Neglected Tropical Disease Management: Problems And Prospects | 6057
ISSN: 2155-9872

Journal of Analytical & Bioanalytical Techniques
Open Access

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Neglected Tropical Disease Management: Problems and Prospects

International Conference & Exihibition On Analytical and Bioanalytical Techniques - 2010

Sunit K. Singh

ScientificTracks Abstracts: J Anal Bioanal Techniques

DOI: 10.4172/2155-9872.1000001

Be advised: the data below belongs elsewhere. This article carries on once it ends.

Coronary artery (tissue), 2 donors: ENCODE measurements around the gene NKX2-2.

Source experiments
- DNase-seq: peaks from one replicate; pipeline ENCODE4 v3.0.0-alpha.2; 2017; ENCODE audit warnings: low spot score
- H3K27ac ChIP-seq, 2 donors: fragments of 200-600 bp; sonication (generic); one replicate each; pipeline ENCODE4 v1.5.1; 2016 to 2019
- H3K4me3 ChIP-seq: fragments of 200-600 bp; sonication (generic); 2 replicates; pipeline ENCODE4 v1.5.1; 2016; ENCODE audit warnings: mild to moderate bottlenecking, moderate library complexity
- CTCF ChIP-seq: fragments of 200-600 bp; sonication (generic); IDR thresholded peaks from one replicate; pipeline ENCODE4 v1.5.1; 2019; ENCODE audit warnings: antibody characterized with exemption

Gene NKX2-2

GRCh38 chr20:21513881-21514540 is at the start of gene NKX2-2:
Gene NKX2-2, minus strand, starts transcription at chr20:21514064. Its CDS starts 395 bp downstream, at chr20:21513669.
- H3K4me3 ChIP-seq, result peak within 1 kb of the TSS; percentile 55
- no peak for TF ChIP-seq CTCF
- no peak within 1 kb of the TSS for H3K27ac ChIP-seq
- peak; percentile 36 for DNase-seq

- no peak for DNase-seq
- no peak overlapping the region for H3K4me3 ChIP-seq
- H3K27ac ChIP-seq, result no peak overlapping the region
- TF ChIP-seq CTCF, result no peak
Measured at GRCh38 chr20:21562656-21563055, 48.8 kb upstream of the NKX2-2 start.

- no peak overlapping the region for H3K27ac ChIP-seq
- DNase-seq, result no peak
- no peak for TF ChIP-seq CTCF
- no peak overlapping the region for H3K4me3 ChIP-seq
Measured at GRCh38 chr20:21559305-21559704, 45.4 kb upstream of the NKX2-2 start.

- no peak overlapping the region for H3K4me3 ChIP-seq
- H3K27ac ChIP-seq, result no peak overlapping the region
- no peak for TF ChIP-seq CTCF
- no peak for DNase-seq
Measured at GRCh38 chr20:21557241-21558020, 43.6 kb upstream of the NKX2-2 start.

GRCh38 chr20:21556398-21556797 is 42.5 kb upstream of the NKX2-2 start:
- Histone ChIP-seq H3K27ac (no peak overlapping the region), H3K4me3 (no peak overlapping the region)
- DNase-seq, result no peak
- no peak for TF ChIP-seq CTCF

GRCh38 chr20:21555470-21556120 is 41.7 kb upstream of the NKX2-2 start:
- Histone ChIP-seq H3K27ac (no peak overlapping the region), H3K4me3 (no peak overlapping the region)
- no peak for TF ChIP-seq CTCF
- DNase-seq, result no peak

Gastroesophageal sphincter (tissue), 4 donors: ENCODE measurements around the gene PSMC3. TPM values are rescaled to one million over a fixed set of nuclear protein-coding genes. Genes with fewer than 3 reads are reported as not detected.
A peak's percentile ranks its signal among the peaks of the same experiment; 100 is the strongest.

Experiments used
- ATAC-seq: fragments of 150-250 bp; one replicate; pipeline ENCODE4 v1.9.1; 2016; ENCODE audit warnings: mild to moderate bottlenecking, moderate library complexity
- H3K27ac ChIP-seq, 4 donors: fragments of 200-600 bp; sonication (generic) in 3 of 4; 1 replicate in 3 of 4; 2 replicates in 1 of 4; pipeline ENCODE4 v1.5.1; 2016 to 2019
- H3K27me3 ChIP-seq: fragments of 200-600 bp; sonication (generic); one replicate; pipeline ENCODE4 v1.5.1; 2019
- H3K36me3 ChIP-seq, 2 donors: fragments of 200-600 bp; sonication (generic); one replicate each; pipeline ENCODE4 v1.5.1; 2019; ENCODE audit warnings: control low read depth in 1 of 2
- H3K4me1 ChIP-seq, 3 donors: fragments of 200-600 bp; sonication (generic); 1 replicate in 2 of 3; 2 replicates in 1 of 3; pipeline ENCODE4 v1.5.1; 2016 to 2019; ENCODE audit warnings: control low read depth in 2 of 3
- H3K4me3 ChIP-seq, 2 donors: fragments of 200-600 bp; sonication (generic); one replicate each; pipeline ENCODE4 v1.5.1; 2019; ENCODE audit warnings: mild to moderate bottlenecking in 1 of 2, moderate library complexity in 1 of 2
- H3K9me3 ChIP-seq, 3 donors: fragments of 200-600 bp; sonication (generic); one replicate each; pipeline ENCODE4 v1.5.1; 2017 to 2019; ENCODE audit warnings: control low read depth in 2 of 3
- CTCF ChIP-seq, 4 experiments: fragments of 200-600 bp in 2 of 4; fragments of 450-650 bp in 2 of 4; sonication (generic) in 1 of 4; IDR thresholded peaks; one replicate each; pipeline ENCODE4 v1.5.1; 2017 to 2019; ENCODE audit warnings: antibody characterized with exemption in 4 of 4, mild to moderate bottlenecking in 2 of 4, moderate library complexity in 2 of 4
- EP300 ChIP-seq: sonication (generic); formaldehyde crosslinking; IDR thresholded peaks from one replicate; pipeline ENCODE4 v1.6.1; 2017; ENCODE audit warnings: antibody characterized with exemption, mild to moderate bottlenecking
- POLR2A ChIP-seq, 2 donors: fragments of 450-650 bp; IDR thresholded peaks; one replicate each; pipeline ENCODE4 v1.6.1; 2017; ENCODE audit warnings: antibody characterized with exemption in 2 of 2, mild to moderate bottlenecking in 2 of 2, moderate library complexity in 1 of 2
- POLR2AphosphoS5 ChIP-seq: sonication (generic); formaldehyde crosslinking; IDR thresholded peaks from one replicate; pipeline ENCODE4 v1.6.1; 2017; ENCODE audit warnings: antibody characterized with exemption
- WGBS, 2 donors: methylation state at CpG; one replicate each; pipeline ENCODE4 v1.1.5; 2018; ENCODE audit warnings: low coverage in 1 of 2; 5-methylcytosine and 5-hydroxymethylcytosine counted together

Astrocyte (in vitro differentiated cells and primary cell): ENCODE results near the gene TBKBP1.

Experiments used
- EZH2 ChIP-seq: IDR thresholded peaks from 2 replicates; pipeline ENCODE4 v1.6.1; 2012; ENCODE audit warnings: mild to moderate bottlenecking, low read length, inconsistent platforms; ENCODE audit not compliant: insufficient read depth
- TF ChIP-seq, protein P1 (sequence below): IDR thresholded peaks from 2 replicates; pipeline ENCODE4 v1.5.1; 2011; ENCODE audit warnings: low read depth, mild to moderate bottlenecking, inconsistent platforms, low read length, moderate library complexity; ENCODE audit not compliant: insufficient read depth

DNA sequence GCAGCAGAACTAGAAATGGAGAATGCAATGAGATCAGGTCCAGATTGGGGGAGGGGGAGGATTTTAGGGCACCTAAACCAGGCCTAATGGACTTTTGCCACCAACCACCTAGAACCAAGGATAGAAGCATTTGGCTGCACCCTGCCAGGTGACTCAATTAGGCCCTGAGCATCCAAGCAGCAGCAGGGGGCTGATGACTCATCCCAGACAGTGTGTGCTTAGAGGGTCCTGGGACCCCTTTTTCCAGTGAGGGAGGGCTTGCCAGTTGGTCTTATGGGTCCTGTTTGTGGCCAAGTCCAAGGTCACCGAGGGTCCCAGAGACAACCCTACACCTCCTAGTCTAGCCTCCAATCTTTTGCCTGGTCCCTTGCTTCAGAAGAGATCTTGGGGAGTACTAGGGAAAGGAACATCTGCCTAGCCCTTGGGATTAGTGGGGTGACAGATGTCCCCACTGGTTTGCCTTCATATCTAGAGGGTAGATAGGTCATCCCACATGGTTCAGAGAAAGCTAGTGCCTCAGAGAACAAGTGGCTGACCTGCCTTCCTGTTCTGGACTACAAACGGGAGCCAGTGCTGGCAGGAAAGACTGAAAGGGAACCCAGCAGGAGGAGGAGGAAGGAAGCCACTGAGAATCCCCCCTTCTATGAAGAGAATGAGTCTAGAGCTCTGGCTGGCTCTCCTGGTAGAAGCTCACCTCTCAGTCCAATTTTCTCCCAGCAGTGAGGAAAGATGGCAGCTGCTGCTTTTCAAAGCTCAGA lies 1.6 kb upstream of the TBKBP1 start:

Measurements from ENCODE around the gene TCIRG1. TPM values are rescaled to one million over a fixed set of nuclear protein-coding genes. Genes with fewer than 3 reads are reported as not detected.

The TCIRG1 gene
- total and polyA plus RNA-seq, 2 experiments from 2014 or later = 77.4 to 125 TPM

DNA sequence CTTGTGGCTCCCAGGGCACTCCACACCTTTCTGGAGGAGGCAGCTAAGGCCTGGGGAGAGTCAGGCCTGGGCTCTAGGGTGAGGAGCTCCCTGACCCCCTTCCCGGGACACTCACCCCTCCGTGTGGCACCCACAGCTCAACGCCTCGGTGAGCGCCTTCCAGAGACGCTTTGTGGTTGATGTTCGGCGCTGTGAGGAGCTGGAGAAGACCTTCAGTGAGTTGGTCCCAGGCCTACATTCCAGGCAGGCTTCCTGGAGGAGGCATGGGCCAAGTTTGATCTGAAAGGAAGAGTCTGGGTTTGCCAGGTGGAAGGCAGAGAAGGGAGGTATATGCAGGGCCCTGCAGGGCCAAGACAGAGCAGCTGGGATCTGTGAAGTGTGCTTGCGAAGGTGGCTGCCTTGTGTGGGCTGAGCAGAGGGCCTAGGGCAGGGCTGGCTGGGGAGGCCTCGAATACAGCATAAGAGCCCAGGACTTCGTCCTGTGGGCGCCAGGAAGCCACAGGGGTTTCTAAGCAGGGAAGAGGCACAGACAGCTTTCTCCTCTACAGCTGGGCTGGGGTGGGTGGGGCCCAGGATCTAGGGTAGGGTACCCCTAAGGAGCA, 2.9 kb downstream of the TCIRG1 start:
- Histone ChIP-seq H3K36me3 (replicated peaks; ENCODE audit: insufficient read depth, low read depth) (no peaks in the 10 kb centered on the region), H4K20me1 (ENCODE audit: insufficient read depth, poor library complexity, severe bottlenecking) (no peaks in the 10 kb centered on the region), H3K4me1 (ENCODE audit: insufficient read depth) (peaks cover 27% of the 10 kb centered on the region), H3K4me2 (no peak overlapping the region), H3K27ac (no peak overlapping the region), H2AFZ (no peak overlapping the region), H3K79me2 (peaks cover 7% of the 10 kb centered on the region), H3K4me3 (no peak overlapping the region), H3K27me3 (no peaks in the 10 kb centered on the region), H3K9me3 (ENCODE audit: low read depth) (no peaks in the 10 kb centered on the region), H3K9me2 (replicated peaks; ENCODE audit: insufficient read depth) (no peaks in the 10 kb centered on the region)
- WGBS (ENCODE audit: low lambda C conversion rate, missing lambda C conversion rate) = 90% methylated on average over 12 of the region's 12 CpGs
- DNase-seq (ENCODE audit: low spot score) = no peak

Neglected tropical diseases represent one of the most serious burdens to public health. Many of these diseases can be treated cost-effectively, but most of them could not attract the attention of policy makers associated with global health policy formulations. The 13 parasitic and bacterial infections known as the neglected tropical diseases include three soil-transmitted helminth infections (ascariasis, hookworm infection, and trichuriasis), lymphatic filariasis, onchocerciasis, dracunculiasis, schistosomiasis, Chagas´┐Ż disease, human African trypanosomiasis, leishmaniasis, Buruli ulcer, leprosy, and trachoma. An expanded list could include dengue fever, Japanese Encephalitis, Chikungunya, treponematoses, leptospirosis, strongyloidiasis, foodborne trematodiases, neurocysticercosis, and scabies, as well as other tropical infections. Polyparasitism has become very common rather than the exception in many under developed and developing countries. It has been reported that a large number of individuals harbor three or more parasites in remote areas of Sub-Saharan Africa, due to lack of adequate facilities of health and hygiene. Co- infection with malaria and HIV has recently been reported as a source of increased severity of both of these diseases in sub-Saharan Africa. Scientific literature focused on co-infection with diverse combinations of helminths, HIV, malaria, and tuberculosis is growing tremendously. Neglected tropical diseases have been ignored for a long time due to the negligence of health policymakers at national, regional, and global levels. During the past few years, several research and development agencies have shown their interest and started supporting the programs related to control of neglected tropical diseases. There is a need of concerted effort to face the challenges associated with diversity of disease control approaches and health policy structures-both nationally and internationally in controlling neglected tropical diseases.